Violation and immunity: The languages of politics and health in prerevolutionary Massachusetts
This dissertation explores the ways in which a rhetoric of health and disease supported resistance to Britain in the decades prior to the Revolution in Massachusetts, and especially in Boston, crucible of the conflict. Corporeal language employed for political purposes had two dimensions. While using metaphors of the body to illustrate perceived assaults upon political liberty, such language also evoked material concerns for health that had long preoccupied the province.
The revolutionary language of health and sickness expressed three key themes. First, claims that British and loyalist enemies sought to infect the province with corruption drew upon Boston's decades-long struggle to control communicable maladies brought via the city's crucial maritime commerce. Further claims accused the British soldiers occupying Boston of contravening provincial laws controlling contagious disease, and of being transmitters of pathogens.
Second, obedience to the Sugar, Stamp, Townshend, and Tea Acts was represented as certain to derail the provincial economy on which healthful bodies human and politic depended. By depressing domestic development, these laws would undermine the conditions necessary for healthful labor. By promising a continuing flood of imported British goods, they threatened to undermine the frugality considered necessary to health. The mother country was represented as preventing the province from exploiting its innately salubrious environment, and these representations were supported by the conviction that many imported goods were unhealthful. None of these views was new, but reflected points of view and preoccupations often expressed during the province's struggles over currency and taxation in the 50 years prior to the Revolution.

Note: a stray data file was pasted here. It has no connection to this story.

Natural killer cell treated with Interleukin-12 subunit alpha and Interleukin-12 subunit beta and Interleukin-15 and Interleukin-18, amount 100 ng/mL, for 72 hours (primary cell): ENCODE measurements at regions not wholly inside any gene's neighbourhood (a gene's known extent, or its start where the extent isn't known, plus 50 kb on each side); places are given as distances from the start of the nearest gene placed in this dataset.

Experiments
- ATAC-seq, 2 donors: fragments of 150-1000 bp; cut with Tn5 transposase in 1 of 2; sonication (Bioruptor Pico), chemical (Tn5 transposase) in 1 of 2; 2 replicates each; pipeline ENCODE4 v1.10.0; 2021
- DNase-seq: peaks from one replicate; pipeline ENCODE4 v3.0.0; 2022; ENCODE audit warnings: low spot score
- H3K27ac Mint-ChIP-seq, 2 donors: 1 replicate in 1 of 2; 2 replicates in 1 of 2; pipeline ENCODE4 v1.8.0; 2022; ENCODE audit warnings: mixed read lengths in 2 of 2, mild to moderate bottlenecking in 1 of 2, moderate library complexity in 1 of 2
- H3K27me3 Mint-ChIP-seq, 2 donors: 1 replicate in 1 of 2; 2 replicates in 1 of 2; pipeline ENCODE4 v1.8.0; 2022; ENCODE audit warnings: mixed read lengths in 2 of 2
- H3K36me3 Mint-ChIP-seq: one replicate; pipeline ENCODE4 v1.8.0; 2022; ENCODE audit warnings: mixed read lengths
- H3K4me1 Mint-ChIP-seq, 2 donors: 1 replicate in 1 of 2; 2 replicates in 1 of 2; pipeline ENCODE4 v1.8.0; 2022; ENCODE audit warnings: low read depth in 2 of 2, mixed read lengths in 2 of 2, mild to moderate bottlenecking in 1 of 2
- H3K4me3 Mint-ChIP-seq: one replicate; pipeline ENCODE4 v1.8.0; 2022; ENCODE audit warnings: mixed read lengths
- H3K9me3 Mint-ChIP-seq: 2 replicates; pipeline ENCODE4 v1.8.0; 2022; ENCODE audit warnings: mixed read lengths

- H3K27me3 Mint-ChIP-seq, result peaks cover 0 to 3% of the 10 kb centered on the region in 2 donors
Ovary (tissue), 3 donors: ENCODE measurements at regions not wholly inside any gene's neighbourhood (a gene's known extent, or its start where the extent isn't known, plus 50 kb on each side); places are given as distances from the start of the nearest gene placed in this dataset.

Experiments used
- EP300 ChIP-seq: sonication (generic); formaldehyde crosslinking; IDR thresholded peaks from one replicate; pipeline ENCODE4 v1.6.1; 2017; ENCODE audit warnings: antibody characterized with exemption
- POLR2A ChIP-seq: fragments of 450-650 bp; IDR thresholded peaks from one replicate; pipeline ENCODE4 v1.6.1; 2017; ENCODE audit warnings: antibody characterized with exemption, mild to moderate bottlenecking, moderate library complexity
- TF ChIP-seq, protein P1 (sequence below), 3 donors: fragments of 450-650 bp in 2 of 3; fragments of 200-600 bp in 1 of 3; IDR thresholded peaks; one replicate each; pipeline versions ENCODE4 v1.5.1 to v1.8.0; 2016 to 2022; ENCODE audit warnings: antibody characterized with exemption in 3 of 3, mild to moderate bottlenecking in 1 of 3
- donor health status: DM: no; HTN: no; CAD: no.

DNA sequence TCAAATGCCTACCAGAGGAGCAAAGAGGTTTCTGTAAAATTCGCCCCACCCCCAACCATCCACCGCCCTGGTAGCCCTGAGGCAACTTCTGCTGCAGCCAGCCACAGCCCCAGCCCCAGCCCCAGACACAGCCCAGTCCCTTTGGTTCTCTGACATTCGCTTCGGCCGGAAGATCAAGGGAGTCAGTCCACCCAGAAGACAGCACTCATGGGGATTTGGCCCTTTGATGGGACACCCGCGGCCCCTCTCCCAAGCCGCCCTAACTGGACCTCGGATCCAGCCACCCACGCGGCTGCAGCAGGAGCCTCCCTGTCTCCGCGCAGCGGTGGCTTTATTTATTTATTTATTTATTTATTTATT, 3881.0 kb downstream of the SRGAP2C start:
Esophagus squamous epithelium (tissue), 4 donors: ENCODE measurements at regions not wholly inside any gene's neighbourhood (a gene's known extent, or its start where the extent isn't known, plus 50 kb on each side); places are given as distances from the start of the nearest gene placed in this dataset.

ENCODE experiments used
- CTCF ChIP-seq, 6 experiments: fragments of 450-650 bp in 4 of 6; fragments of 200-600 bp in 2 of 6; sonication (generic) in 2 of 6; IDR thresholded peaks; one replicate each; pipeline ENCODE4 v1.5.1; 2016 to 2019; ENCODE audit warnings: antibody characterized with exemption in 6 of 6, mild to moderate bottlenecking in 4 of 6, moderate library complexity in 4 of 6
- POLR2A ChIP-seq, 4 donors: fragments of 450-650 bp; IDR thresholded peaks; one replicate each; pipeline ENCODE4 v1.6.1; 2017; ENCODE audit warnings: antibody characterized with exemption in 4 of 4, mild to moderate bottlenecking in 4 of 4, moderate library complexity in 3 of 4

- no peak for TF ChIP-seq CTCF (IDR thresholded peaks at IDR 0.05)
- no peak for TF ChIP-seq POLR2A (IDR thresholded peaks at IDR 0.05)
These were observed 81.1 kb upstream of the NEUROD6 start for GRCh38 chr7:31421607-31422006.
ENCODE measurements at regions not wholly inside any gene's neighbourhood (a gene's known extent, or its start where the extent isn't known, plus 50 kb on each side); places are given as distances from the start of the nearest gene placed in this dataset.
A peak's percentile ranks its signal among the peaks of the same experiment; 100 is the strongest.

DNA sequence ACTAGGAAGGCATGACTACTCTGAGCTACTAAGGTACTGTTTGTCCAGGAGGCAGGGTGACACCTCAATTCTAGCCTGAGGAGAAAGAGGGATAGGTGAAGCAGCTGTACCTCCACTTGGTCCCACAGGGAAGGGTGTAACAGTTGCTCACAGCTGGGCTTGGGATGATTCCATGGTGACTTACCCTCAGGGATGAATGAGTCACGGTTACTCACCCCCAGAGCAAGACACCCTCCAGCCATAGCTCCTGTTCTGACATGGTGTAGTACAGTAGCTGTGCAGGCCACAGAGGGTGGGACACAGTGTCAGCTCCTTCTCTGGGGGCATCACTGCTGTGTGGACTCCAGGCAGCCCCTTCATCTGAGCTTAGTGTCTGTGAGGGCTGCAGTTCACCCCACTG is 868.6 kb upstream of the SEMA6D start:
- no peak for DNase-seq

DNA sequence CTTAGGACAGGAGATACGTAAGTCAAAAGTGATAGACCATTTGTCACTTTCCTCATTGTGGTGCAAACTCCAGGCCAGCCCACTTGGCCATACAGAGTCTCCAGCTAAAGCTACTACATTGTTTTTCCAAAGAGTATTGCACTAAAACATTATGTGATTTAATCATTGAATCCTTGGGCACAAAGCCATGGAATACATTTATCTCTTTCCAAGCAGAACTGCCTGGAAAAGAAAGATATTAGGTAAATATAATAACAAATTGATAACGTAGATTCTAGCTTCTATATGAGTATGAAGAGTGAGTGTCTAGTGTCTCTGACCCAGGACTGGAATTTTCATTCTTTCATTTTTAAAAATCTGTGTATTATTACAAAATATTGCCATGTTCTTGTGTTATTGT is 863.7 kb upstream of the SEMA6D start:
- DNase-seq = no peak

Finally, diverging disease profiles led to the invidious comparisons between Old and New England that became a key justification for resistance. Depictions of the mother country as irremediably corrupt and diseased both stood in for views about her moral and political status and reflected real assessments of the corporeal health of her subjects. Remaining within the empire was represented as reducing Massachusetts bodies to the sickly state of British ones, and the move for independence was ideologically and emotionally justified as a necessary health-saving measure.